Voting rights have risen to the fore across the nation in the face of a flurry of new laws and hundreds of other legislative proposals that could make it harder to vote in many states.
It’s little surprise that Debra Cleaver ’99, founder of VoteAmerica, Vote.org, ElectionDay.org and Long Distance Voter, has joined the fray.
VoteAmerica—the latest in a series of nonprofit voter registration and turnout organizations founded by Cleaver—is the lead plaintiff in a federal lawsuit filed April 7 that challenges Georgia’s SB 202, the controversial new law that orders a massive overhaul of the state’s election process.
The suit is one of five filed in protest of the Republican-backed Georgia law dubbed the Election Integrity Act of 2021. The law makes sweeping changes to absentee voting, voter ID requirements, vote-counting and other aspects of elections in Georgia in the wake of the record turnout and mail-in voting that helped swing the presidency to Joe Biden and control of the U.S. Senate to Democrats.
“Everyone's paying attention to the water in line,” Cleaver says, calling the provision in the nearly 100-page bill that makes it illegal to give away food or water to waiting voters a red herring that distracts from much more restrictive provisions.
Most specific to VoteAmerica’s programs, the law prohibits third-party groups from sending out absentee ballot applications prefilled with the voter’s information. “Even to people who have requested them from us,” says Cleaver, whose organization created a popular service that allows voters without access to a printer to fill out forms online and request that the printed form be mailed to them to return to their local election officials. The Georgia law also prohibits third parties from sending a duplicate ballot request, even inadvertently, and imposes a penalty.
“There's a $100 fine per form. We sent out 48,000 of these last year,” Cleaver says. “We have no intention of stopping. They are certainly free to fine us. And we will not pay those fines.”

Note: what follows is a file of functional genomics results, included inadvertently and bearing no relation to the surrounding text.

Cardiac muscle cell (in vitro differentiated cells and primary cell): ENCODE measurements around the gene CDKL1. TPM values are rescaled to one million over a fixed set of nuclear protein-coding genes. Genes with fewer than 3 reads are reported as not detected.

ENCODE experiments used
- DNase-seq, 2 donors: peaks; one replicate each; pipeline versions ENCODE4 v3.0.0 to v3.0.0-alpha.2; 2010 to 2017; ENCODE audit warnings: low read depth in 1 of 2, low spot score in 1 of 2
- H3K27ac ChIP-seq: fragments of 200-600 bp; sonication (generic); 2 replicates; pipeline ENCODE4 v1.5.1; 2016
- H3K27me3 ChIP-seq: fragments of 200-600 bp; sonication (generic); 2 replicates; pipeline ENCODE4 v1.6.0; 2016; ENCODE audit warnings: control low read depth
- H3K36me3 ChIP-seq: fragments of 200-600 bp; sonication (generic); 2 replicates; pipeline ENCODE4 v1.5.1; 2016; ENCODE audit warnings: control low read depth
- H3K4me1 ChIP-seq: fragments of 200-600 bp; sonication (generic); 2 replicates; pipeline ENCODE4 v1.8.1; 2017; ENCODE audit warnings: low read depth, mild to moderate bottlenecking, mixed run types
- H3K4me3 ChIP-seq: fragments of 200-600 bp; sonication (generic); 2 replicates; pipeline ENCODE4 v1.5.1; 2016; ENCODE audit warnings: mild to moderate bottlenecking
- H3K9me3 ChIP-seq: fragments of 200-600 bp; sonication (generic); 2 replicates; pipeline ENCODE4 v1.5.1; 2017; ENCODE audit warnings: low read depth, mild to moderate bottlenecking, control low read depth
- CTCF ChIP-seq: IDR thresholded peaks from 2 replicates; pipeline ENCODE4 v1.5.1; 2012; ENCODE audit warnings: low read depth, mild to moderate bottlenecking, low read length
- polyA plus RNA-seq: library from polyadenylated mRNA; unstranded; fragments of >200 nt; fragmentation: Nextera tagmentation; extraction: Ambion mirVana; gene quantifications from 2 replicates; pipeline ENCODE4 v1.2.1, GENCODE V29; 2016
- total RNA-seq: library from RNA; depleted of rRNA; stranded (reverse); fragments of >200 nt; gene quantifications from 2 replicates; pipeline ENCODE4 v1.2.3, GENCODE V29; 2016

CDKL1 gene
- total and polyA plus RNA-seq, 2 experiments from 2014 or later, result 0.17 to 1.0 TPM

Using Tech for Voter Turnout
Getting out the vote once meant voter-registration drives outside grocery stores, knocking on doors and calling voters on landlines. Cleaver, a nonprofit entrepreneur whose bona fides include being an alumna of the famous Silicon Valley startup accelerator Y Combinator, helped change all that.
“One of Debra's real strengths in this space is that she didn't come up through campaigns and that sort of professional campaign world, frankly, in the way that I did before I went back to being a professor,” says Chris Mann ’94, an assistant professor of political science at Skidmore College who became a consultant and advisor to Cleaver’s ventures after the two Pomona College alumni were introduced through professional circles. “She brings this very Silicon Valley, very entrepreneurial mindset to thinking about how to do things.”
Among innovations that are now commonplace in politics, Cleaver pioneered the use of the internet to aggregate state-by-state voter information about registration, absentee voting and voting by mail in 2008 with her first nonprofit, Long Distance Voter. More recently, she was one of the first to recognize the power of text messaging to reach potential voters.